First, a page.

Cleburne Times-Review, Cleburne, TX

Johnson County

December 27, 2011

Howell highlights issues of importance in Precinct 2 commissioner’s race

Burleson resident Kenny Howell cited infrastructure and animal control issues when discussing his run for the Johnson County Precinct 2 Commissioner’s seat.

Howell faces challengers Kirk Carrell and Eddy Bransom in the Republican primary that will determine which candidate will stand in the November general election. No Democratic candidates filed for the race.

Howell, a 1976 Burleson High School graduate, has operated businesses in Johnson County for 29 years.

“Howell’s Trucking and Excavating is my main company, which grew from myself and one dump truck,” Howell said. “And Co-ed Cuts [in Joshua], which we’ve had 16 years now.”

Running a county precinct is like running a business in many ways, Howell said.

“Budgets have to be made,” Howell said. “Contracts have to be signed, You have to be able to communicate with people, deal with other entities and manage and I’ve done that.

“A big thing is being a good problem solver. If you’re not a good problem solver you probably won’t be a good commissioner and I’ve been solving problems for 29 years whether it be in the area of employees, customers or vendors.”

Howell said he pushed the importance of building roads the first time he ran for commissioner, something he still calls vital to Johnson County.

“But at the same time, that’s not why I’m running,” Howell said. “We have a very good, capable crew at Precinct 2. I happen to be good, personal friends with Harold Hampton and I think he’s one of the best project supervisors the county has. He and his guys know how to build roads, but at the same time I think it’s a plus to have a county commissioner that knows how to oversee that they’re done right.”

If elected, Howell said he will be a public commissioner and available to the people.

“A county commissioners’ job doesn’t end by leaving commissioners court,” Howell said. “I think you have to occasionally visit a school board meeting, city council meeting, baseball, football and basketball games. If you’re not out where the constituents are and blending in with them, how do you know what people are thinking?

“It’s a full-time position and you need to be out there to visit with people and let them know they can come to you.”

Thanks to expected population growth — projections forecast population growing by 50 percent in 10 years and doubling in 20 — Howell called infrastructure planning paramount.

“You put that kind of traffic on our county roads as they are now and they’re going to be destroyed,” Howell said. “We’ve got to start right now in planning for that.”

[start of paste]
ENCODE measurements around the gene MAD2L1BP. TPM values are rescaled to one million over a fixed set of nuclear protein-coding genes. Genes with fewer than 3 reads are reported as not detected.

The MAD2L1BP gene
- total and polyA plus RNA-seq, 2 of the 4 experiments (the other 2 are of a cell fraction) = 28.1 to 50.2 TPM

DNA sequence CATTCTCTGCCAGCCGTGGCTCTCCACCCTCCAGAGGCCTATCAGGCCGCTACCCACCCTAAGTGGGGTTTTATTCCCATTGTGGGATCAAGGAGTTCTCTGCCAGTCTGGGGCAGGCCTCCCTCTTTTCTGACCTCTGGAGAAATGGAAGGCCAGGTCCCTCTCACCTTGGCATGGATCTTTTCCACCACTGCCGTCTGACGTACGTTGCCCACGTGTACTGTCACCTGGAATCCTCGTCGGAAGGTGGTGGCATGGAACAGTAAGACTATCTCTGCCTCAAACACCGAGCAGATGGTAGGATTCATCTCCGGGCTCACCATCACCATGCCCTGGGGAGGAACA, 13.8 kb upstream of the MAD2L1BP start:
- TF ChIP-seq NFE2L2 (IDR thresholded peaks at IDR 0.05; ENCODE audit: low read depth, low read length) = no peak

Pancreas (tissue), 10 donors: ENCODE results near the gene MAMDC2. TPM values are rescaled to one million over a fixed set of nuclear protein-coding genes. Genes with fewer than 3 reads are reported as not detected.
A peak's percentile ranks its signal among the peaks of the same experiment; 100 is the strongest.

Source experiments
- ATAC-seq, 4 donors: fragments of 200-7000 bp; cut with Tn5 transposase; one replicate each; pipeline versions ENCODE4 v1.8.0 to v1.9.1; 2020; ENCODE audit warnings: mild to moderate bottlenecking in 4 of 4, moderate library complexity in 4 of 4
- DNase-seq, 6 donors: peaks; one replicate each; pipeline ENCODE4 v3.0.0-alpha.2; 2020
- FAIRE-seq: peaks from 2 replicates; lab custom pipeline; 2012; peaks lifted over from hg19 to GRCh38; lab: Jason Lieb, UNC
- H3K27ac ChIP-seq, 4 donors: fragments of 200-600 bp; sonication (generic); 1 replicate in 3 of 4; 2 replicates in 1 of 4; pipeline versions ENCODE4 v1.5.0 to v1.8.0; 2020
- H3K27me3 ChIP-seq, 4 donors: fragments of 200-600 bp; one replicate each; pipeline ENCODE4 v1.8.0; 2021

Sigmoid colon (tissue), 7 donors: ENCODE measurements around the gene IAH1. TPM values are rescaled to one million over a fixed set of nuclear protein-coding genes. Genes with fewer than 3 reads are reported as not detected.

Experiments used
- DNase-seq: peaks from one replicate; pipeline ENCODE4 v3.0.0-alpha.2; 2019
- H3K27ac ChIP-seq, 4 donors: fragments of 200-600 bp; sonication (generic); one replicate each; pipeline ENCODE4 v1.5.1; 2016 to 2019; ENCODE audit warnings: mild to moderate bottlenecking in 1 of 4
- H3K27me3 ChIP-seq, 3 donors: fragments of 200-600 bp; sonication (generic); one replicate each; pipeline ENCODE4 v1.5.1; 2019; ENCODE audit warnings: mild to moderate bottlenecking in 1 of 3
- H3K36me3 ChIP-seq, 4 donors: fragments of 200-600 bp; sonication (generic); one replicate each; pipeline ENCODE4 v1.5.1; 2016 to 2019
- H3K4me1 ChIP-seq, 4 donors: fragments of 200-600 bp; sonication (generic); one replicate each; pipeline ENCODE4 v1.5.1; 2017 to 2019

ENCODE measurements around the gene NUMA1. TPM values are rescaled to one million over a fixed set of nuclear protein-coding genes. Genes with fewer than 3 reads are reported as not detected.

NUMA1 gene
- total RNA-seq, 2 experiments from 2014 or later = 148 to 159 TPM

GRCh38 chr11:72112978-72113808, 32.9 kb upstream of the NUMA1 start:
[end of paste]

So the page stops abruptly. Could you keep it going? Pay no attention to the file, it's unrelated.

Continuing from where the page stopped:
Lack of a county-wide animal control system is also troubling, Howell said.

“Dogs, cats, emus, horses, donkeys, you name it are being turned loose in the county,” Howell said. “The county’s being inundated with animals, mostly dogs. Tearing stuff up, dragging trash out and killing pets. People in some areas are literally afraid to let their kids go outside after dark because of the dogs.”

Construction of an animal control facility for the county would cost about $2.8 million, not to mention the associated costs, Howell said.

“Clearly we don’t have that kind of money to spend and people would not support that,” Howell said.

A proposition approved by Texas voters in November 2010, however, may now make establishment of a Johnson County animal control system a possibility, Howell said. The propositions allows counties to enter into long-term agreements with municipalities.

“My idea is to go to [Johnson County] cities and see if we couldn’t make a deal with them for a set amount each year to use their animal control facilities,” Howell said. “All we’d have to do is get a couple of deputies who want to work animal control and a truck with a cage. I think it can be done now where before it couldn’t.”

Howell served on the Johnson County Junior Livestock board for 10 years, the Joshua FFA Alumni board for 14 and two on the Joshua High School Advisory board. Howell presently serves on the Chisholm Trail 100’s board.

Howell said if you don’t have the heart to serve and are only in it for the paycheck, you’re in it for the wrong reasons.

“I haven’t missed a commissioners court in probably nine months,” Howell said. “Sat through every court, every redistricting, every budget hearing. You have to be there to see what goes one and see everyone’s personality to see how you’re going to be able to fit in with the court, and I’ve been schooling myself.

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